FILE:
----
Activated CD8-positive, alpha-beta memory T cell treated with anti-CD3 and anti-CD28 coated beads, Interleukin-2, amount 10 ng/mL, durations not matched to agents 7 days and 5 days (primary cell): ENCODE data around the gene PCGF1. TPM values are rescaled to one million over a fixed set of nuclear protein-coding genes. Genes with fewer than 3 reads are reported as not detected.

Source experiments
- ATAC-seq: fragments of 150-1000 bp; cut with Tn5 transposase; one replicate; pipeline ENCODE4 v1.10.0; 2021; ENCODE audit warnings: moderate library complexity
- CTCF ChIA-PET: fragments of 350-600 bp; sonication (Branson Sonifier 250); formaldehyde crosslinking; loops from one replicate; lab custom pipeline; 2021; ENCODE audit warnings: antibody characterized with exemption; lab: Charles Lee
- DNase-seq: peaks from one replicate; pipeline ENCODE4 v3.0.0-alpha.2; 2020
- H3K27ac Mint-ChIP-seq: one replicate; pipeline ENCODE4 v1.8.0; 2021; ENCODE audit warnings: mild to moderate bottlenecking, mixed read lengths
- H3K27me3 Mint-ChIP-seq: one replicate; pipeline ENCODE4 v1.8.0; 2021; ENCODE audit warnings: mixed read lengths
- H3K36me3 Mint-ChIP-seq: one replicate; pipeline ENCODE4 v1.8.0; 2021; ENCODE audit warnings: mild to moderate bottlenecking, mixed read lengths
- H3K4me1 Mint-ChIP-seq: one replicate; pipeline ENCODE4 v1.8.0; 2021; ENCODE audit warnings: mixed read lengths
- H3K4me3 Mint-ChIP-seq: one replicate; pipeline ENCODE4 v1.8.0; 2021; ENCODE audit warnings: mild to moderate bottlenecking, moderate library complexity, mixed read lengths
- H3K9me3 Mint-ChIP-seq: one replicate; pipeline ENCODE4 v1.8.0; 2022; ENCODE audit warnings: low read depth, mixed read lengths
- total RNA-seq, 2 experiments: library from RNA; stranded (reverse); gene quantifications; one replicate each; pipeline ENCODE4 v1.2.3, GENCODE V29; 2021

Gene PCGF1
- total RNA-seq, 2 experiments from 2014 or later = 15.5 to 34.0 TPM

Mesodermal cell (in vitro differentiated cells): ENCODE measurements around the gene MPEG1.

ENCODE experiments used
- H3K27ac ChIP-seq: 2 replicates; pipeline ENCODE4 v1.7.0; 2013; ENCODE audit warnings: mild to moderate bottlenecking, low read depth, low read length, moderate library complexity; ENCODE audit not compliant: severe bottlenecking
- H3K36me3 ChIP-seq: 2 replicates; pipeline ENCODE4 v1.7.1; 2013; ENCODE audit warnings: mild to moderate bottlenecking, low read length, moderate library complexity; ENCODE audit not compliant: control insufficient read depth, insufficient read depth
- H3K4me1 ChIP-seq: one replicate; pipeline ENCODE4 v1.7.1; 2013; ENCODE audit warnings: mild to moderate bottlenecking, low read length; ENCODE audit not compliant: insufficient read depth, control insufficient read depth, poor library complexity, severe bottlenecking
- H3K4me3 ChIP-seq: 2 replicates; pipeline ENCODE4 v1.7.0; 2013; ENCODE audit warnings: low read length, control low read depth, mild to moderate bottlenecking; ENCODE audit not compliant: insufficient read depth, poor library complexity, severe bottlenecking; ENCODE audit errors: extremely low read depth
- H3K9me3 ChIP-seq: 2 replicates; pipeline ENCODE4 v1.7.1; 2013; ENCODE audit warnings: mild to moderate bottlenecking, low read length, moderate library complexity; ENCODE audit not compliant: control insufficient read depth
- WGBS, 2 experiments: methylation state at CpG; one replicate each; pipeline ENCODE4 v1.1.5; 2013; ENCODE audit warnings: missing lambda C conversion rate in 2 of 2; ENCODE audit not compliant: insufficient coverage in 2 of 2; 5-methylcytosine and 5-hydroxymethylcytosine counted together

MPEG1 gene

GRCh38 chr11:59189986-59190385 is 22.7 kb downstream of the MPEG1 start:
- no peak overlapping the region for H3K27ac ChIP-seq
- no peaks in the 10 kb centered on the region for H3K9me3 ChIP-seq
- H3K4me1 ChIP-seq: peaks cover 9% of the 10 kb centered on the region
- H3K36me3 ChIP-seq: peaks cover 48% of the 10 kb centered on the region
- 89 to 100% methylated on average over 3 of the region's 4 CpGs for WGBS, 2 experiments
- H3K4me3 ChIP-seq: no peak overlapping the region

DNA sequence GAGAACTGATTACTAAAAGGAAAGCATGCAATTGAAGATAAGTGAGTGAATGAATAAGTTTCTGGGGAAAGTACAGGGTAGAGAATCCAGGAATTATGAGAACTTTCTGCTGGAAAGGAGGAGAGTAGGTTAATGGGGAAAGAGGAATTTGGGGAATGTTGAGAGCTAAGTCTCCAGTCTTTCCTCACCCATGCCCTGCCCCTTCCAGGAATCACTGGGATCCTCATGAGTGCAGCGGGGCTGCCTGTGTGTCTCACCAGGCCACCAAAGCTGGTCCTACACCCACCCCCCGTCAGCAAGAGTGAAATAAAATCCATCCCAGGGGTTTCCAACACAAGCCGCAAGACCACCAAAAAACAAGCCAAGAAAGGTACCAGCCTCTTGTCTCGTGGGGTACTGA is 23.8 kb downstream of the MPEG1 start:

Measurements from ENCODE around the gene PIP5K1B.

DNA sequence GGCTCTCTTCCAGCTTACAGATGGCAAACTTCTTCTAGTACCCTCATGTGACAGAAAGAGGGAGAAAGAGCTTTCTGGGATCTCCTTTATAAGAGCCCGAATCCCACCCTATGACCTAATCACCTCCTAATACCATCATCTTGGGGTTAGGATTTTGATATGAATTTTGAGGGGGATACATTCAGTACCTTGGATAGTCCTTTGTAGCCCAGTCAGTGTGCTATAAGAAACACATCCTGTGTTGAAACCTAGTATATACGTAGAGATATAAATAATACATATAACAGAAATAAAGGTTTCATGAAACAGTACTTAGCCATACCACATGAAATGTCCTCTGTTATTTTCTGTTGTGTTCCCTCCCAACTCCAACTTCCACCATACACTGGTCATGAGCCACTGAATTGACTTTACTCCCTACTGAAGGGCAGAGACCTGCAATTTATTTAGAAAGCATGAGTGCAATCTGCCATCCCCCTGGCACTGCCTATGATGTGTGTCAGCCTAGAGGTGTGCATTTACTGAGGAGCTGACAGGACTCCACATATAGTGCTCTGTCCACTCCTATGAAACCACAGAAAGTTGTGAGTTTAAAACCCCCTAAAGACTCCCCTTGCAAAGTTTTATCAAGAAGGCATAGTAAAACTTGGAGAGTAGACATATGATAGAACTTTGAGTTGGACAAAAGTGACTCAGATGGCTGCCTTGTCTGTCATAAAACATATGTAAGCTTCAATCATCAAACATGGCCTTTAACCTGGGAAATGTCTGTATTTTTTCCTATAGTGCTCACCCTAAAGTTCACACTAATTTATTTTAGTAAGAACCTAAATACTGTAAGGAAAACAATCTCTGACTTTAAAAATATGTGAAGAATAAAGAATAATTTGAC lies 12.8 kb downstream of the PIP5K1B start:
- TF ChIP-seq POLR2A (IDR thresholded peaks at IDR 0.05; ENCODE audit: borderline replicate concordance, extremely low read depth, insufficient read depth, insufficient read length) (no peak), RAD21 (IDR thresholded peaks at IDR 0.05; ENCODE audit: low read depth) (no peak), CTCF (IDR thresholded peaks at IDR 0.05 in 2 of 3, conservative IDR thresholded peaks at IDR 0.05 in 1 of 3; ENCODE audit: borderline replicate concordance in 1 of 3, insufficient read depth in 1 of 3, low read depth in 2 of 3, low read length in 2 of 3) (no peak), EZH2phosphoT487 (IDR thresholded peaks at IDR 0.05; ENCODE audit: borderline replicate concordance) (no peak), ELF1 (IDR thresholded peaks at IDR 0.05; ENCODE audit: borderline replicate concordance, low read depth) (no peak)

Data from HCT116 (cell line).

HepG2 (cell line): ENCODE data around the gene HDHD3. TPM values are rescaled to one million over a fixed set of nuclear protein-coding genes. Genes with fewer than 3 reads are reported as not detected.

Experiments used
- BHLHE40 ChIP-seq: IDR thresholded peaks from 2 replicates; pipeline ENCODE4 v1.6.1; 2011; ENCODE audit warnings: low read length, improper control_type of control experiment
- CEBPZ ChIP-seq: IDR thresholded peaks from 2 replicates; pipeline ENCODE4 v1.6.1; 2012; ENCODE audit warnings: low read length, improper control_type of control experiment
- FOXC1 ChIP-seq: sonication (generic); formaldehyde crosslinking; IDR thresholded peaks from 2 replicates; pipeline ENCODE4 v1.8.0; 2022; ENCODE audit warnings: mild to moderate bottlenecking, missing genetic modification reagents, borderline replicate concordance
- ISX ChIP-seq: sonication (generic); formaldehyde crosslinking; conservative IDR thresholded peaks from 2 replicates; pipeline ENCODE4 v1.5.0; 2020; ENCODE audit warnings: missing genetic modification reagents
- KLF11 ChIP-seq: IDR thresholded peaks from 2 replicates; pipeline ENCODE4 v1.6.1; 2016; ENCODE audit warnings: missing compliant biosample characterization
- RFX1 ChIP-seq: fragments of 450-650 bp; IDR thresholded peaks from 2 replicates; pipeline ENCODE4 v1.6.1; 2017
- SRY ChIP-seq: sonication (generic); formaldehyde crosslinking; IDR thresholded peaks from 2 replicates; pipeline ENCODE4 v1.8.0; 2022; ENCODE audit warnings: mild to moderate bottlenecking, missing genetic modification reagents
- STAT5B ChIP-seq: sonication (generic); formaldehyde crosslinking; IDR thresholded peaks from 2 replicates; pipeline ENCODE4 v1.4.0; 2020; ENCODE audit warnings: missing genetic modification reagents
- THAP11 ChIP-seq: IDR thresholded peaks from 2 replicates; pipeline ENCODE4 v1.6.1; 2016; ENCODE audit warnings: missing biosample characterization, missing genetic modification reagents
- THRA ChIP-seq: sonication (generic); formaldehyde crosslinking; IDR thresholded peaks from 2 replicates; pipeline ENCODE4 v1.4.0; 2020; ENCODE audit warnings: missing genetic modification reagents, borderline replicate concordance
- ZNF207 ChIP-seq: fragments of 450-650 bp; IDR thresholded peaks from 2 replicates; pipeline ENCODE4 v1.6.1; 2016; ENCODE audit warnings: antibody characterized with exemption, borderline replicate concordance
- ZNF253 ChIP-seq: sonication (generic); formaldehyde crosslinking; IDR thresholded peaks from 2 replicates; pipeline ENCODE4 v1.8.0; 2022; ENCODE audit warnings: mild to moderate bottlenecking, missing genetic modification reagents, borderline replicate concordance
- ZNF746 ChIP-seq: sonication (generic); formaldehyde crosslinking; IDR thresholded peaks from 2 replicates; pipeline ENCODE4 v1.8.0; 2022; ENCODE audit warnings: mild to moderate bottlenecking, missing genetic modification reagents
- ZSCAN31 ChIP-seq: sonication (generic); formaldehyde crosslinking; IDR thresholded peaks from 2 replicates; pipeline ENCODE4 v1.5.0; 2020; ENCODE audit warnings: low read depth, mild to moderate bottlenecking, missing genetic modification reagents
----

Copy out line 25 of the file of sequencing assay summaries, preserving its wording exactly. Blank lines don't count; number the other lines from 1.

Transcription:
- no peak overlapping the region for H3K27ac ChIP-seq